Food, Drug & Agriculture

Wisconsin farmland values rose an average of 11% in 2022, according to the Seventh Federal Reserve District Ag Letter. The 2022 increase came on the heels of a 22% increase in 2021, and was the second largest in the past 10 years. Let’s explore what effects this increase will likely have on Wisconsin farmers. Obvious Benefits: The Good Higher land values increase net worth. This, in turn, can help farmers access and obtain credit. Farmers will get more money
Continue Reading Increases in Wisconsin Farmland Values: The Good, the Bad, and the Ugly

There has been a bit of upheaval over the past few years, and it doesn’t look like 2023 is going to suddenly calm itself down. That means we continue to have the choice on how we view the external world and act upon our assessment. I propose that there are two dichotomies of options presented that maybe aren’t so opposite as they first seem. The first is the question of Opportunity versus Threat. The second is reactive versus proactive

Three years ago, I went on vacation. When I came back, COVID started, my son Noah was born, our team grew, and shrank, and grew again; time became a vortex. I cannot believe three years has gone by, but it has; time really flies. A lot of things have changed in both our business and personal lives – but not much has changed as far as your rights at the border – you still don’t have any! I’ve dusted
Continue Reading The Border Revisited

Those following the news in Wisconsin may have heard about a December 2022 court decision, which ordered the Wisconsin Department of Agriculture, Trade and Consumer Protection (DATCP) not to enforce Wisconsin law against producers of certain kinds of homemade goods. This blog post intends to break it down a little more to provide the context in which the decision exists, as well as what it does.

What Went Down in Court?

Under Wisconsin law (Chapter 97 of the
Continue Reading Will it Mix?: Wisconsin Law and Homemade Goods

Many of the readers of this blog are busy people—and life only seems to get busier by the day. As Erin discussed in her recent post about delegation and its benefits, time is finite, and taking time to do one task means you can’t do another at the same time. That ties into an idea we discuss often at OG+S— “opportunity cost”—that for every opportunity you embrace and every choice you make, there is a cost, an infinite amount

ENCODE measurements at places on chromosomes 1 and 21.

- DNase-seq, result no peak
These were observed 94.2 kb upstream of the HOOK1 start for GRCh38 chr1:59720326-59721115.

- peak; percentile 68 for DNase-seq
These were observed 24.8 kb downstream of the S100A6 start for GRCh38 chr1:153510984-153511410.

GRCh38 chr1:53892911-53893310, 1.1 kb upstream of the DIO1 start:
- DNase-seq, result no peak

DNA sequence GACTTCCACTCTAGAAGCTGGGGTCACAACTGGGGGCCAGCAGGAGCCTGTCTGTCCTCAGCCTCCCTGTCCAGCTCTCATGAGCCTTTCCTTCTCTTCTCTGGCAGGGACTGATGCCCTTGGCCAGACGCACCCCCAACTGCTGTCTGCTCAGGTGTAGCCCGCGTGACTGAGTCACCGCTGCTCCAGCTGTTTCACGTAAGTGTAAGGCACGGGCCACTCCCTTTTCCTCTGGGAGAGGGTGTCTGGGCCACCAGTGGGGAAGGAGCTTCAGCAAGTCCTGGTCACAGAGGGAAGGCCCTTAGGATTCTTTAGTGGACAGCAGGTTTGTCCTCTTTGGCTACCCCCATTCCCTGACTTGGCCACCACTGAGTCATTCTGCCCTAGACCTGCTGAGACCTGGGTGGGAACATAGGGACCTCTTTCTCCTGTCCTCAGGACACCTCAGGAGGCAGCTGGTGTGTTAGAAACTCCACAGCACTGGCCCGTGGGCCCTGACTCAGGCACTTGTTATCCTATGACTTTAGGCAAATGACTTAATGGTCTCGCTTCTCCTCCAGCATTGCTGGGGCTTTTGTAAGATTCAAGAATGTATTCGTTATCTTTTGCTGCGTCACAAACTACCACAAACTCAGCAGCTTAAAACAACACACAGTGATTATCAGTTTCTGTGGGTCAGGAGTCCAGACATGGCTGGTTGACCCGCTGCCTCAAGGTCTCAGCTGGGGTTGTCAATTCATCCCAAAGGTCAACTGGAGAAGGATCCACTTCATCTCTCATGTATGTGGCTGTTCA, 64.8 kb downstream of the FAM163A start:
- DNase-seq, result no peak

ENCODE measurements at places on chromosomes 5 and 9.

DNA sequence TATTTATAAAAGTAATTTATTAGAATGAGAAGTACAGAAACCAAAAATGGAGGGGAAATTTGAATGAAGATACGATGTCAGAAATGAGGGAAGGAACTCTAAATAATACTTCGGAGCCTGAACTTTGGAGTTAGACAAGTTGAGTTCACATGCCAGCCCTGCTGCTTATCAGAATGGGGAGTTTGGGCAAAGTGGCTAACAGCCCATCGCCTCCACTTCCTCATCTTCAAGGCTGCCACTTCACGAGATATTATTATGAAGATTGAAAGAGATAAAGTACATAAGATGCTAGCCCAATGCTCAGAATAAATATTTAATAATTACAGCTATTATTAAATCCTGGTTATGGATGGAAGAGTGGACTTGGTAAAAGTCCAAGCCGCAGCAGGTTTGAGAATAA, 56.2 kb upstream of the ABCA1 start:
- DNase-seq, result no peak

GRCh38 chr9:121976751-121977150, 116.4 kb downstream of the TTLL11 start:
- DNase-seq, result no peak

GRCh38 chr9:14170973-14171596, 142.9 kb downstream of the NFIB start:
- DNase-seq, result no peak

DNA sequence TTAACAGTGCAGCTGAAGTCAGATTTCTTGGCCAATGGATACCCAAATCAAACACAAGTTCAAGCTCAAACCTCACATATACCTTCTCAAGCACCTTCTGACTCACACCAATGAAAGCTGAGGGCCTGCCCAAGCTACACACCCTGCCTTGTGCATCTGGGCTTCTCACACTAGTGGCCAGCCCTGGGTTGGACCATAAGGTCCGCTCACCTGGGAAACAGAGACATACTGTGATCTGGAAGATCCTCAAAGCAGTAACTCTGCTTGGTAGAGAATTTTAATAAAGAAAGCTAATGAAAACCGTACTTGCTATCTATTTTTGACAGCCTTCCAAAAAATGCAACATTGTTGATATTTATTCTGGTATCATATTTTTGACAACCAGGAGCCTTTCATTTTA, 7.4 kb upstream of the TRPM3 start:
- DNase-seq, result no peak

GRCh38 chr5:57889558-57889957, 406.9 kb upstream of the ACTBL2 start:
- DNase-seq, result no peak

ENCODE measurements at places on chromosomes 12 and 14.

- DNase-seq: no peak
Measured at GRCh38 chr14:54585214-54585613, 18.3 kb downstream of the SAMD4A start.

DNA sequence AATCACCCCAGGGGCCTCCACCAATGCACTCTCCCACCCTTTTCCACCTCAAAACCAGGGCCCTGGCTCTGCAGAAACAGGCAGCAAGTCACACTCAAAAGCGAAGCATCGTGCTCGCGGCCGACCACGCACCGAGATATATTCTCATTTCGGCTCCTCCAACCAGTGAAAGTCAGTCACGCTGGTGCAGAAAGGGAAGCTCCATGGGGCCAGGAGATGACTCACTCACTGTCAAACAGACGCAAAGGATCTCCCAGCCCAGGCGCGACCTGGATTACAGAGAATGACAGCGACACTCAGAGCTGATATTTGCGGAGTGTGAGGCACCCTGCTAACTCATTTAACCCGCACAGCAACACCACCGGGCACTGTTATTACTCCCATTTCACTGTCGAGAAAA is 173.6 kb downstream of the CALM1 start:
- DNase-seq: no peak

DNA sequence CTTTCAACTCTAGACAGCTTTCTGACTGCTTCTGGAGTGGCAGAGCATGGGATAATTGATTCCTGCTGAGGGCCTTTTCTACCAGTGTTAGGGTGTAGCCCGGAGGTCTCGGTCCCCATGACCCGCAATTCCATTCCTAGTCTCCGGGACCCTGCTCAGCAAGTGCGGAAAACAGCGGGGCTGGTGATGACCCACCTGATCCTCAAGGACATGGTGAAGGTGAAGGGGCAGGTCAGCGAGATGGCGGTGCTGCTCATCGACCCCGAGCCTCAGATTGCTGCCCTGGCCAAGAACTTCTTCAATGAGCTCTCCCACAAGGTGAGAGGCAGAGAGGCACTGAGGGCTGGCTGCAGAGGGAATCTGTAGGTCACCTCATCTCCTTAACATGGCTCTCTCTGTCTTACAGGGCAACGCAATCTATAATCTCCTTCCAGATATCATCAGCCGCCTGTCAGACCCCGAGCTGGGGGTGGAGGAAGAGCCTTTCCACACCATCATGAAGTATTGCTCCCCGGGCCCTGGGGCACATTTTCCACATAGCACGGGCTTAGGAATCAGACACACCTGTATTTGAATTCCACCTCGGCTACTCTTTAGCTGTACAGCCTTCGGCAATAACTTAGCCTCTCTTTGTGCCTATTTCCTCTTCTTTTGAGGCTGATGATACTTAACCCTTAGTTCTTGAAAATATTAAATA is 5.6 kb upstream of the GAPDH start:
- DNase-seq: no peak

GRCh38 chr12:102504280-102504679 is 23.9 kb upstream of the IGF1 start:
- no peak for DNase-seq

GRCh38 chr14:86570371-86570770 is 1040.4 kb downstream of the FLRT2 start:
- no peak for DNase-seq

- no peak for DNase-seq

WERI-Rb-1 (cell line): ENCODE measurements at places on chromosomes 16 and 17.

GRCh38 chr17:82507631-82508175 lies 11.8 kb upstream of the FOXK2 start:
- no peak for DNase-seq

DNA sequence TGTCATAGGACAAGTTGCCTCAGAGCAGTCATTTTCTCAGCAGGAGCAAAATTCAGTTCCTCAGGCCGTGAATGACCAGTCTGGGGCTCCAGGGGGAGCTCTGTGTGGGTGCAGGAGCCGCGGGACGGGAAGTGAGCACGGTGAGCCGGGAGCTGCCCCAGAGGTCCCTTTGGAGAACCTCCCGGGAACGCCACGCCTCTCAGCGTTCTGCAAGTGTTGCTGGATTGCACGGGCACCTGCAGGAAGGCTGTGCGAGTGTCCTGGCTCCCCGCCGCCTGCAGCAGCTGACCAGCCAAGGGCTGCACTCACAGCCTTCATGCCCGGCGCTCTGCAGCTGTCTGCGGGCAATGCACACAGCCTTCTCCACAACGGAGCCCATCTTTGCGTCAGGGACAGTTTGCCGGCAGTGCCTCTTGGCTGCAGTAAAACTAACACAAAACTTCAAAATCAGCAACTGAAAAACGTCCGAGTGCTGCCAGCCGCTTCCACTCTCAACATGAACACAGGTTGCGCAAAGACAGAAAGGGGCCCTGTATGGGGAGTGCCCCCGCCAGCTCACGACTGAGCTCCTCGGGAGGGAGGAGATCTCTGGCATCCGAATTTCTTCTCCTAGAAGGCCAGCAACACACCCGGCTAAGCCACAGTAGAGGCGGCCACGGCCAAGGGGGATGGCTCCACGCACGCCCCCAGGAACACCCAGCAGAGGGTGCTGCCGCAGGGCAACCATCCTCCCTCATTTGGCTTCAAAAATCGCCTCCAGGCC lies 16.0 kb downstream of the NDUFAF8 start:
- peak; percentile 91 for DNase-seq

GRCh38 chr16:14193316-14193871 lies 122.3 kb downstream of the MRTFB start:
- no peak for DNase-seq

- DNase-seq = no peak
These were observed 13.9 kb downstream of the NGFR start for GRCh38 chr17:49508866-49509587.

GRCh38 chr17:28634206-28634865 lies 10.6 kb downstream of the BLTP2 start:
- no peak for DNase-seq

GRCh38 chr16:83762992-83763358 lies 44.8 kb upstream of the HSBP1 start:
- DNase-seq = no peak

Continue Reading Time Management Takeaways

We’ve talked about why we should delegate and what and when we should delegate. All of that is great unless we don’t actually do it or do it poorly. So today, we’ll provide some pointers on the how we can delegate successfully. 

First, choose the correct person for the correct task. Each team member has a role and a strength. Just because they “can” doesn’t mean they should. Match the task and the delegate.  

Second, build parameters and guidelines.
Continue Reading Where The Rubber Meets The Road

Last week, I talked about why we delegate. Great, now we’re sold! But what do we delegate and when?

Not every task can be delegated.  Before simply handing off a task (especially menial ones), consider whether you can eliminate it in the first place completely. If it doesn’t need to be done, then we do not need to be losing time (and money) by having someone else do it. A necessity is not always one, and it may not
Continue Reading Delegation: What Do I Give, What Do I Keep?

“That was good, wasn’t it?” This was the question that Republican Senator John McCain asked Democratic Senator Ted Kennedy, after having one of their heated debates on the floor of the United States Senate. Two men putting aside their staunch differences because of a friendship. Now over the years, I have noticed that more and more of my fellow students have become more politically engaged and opinionated. More than likely a result of our growth, and how we are
Continue Reading The Good Fight with the Good Friends